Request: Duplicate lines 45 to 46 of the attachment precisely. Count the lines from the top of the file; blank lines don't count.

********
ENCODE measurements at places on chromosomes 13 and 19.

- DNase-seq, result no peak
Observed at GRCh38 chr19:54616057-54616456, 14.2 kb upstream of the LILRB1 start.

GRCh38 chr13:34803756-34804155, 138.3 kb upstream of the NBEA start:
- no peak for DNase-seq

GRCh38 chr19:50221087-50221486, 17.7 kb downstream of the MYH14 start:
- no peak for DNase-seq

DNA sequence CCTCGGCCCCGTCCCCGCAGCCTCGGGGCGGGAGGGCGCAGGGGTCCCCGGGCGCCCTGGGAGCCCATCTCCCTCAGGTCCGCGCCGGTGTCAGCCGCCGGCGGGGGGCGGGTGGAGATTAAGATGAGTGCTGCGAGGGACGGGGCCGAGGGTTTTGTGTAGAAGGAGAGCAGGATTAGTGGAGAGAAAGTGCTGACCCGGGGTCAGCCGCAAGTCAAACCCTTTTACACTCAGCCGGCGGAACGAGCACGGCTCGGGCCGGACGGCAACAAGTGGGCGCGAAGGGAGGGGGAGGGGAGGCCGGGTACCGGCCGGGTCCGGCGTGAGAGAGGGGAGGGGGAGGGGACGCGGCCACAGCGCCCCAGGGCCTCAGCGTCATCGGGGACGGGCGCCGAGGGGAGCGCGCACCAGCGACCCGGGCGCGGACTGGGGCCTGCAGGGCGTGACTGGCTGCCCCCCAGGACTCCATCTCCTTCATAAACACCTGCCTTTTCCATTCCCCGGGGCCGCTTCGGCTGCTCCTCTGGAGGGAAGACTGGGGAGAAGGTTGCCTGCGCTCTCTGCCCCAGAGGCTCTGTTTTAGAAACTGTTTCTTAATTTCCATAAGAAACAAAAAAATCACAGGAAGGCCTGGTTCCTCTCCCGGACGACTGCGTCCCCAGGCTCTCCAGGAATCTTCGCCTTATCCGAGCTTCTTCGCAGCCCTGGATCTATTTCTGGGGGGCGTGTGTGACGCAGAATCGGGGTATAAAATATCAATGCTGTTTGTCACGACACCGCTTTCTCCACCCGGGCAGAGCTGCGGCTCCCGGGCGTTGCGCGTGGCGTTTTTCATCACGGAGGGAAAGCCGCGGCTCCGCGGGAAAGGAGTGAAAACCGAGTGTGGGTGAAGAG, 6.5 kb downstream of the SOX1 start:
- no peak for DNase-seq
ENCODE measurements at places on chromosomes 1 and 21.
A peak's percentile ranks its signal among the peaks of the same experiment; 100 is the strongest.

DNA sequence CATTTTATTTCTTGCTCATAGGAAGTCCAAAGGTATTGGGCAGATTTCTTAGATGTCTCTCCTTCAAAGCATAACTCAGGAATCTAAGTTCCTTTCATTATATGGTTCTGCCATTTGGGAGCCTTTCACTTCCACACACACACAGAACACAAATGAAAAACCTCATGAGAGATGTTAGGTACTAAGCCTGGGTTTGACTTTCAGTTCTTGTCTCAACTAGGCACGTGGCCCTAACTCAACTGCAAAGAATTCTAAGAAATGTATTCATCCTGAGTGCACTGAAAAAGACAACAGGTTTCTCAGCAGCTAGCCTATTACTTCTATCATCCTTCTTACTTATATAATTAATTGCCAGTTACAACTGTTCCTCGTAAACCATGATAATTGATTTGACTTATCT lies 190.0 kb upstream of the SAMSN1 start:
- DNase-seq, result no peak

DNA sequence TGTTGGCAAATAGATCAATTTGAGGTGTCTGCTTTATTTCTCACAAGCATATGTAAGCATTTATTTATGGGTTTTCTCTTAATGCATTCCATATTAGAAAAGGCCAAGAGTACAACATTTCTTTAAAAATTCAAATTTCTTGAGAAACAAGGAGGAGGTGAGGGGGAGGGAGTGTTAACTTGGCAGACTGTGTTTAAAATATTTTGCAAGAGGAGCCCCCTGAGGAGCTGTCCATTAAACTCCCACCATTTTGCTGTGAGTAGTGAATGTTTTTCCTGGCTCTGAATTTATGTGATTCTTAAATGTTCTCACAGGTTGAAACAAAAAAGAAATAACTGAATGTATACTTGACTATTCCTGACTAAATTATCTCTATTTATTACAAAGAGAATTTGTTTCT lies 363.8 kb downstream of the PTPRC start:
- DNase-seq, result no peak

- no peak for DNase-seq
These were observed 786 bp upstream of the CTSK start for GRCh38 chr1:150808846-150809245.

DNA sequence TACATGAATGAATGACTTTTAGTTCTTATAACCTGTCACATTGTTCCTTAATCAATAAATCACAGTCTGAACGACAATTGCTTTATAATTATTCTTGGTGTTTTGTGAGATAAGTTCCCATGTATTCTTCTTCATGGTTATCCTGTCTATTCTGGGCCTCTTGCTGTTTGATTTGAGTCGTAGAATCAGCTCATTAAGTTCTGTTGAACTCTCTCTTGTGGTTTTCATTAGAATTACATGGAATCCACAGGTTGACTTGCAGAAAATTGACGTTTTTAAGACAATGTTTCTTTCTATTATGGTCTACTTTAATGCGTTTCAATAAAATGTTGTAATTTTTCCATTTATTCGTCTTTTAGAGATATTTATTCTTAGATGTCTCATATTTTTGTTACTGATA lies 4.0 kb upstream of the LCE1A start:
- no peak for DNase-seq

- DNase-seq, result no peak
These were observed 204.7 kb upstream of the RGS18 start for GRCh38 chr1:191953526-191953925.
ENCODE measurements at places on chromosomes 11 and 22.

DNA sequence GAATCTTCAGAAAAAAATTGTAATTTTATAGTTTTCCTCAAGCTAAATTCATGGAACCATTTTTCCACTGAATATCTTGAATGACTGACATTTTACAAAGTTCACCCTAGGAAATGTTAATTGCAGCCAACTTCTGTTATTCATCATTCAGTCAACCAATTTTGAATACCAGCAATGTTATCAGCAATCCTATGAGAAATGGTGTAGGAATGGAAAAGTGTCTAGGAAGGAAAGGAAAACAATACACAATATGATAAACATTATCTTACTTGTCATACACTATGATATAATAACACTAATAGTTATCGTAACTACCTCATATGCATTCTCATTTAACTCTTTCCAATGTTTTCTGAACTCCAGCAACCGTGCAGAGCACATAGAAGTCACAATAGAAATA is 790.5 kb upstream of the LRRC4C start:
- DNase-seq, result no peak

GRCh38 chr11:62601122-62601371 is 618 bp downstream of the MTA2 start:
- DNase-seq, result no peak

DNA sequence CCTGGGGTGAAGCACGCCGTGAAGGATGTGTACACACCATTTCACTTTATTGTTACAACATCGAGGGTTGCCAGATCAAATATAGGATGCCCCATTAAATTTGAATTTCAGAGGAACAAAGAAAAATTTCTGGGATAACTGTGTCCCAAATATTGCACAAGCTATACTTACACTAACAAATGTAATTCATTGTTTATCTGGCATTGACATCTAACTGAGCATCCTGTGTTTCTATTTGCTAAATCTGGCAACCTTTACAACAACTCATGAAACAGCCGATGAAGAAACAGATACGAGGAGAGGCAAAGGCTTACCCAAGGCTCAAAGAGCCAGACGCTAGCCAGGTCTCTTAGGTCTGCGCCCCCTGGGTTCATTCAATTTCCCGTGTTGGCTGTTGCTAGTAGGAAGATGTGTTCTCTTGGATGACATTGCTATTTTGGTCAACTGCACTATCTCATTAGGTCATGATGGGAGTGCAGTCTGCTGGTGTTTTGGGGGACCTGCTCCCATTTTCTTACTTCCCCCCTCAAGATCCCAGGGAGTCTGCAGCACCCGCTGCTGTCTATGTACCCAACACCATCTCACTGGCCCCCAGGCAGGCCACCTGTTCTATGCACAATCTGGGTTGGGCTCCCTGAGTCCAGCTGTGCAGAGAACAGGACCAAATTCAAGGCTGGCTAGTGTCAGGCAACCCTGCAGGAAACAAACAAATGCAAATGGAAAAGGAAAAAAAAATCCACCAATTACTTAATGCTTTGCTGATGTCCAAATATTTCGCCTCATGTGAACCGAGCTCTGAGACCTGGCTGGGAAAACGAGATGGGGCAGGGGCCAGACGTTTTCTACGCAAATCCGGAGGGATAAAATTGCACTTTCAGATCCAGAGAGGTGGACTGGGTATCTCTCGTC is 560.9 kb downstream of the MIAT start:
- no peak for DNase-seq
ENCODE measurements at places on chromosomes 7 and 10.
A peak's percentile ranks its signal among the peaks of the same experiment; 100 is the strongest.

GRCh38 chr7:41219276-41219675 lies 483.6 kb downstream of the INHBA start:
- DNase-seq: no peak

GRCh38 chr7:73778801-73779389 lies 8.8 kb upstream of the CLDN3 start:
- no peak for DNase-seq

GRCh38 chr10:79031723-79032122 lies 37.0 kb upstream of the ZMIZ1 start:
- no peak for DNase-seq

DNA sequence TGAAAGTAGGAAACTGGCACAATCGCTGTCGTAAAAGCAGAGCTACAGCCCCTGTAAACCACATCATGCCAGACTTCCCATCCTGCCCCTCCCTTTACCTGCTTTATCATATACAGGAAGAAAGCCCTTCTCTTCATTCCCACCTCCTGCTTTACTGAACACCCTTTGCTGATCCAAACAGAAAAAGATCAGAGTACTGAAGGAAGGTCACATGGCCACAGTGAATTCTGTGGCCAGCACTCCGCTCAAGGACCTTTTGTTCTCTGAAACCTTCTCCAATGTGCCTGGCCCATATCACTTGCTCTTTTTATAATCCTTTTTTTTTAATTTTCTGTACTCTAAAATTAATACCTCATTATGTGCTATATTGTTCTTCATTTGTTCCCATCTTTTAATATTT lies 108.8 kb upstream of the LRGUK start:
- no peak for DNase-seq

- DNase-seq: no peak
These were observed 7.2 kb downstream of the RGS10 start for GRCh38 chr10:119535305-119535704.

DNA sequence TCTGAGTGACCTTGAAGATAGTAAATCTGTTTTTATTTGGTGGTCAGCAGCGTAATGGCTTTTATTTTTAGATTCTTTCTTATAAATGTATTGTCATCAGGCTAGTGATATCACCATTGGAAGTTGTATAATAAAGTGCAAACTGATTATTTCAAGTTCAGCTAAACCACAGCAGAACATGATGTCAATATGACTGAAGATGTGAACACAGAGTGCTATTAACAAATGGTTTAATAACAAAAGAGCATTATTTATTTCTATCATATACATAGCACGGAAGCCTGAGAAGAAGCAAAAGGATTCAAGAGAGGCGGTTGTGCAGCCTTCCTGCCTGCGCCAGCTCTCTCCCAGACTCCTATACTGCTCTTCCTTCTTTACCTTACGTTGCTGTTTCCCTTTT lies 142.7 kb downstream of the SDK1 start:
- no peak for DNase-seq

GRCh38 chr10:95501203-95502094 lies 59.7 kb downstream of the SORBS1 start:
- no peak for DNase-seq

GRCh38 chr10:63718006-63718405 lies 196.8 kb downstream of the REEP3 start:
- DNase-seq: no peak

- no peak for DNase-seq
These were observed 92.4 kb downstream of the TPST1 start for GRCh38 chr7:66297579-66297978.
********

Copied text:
GRCh38 chr10:63718006-63718405 lies 196.8 kb downstream of the REEP3 start:
- DNase-seq: no peak